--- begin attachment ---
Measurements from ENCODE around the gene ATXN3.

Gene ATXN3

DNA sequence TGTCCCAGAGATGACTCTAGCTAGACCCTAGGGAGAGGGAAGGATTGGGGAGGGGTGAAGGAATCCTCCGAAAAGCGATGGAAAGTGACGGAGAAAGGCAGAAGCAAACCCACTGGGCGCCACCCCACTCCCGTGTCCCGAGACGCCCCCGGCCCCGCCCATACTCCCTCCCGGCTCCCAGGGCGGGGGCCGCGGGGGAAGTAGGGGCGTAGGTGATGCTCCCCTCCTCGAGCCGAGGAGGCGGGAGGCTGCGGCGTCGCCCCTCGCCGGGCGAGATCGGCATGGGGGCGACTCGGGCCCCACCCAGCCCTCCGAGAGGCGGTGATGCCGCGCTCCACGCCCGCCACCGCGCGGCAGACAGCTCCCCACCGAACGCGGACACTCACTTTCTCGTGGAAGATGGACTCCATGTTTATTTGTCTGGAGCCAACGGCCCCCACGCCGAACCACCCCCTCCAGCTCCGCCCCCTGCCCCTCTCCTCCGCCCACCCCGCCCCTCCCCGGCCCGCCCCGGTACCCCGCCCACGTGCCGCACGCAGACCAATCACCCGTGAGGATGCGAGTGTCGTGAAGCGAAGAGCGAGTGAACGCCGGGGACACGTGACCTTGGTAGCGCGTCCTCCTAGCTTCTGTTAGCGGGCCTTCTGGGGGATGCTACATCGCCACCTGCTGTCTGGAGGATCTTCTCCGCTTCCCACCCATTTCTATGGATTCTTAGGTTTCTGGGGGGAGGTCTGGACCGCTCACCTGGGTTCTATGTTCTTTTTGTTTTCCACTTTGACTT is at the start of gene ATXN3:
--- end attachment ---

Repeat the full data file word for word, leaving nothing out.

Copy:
Measurements from ENCODE around the gene ATXN3.

Gene ATXN3

DNA sequence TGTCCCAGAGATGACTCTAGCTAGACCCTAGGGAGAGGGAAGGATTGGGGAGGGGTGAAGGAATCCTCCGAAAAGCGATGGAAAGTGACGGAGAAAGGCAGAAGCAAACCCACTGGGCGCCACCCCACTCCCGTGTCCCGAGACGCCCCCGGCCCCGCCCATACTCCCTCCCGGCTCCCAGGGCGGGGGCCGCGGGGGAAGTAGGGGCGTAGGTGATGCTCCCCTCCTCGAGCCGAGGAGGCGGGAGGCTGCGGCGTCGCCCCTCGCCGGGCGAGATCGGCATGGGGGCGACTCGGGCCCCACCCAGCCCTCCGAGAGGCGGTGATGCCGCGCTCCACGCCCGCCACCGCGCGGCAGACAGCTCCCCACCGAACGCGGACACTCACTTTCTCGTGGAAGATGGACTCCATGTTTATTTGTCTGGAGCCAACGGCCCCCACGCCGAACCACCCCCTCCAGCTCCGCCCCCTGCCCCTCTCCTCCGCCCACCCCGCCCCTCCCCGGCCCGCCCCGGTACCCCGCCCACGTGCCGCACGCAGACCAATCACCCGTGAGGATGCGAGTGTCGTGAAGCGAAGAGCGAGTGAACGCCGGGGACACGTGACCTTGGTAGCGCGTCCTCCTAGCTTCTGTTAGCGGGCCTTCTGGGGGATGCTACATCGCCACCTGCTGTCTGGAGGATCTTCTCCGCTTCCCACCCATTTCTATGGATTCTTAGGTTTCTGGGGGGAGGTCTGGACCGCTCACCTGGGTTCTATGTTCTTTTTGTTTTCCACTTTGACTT is at the start of gene ATXN3: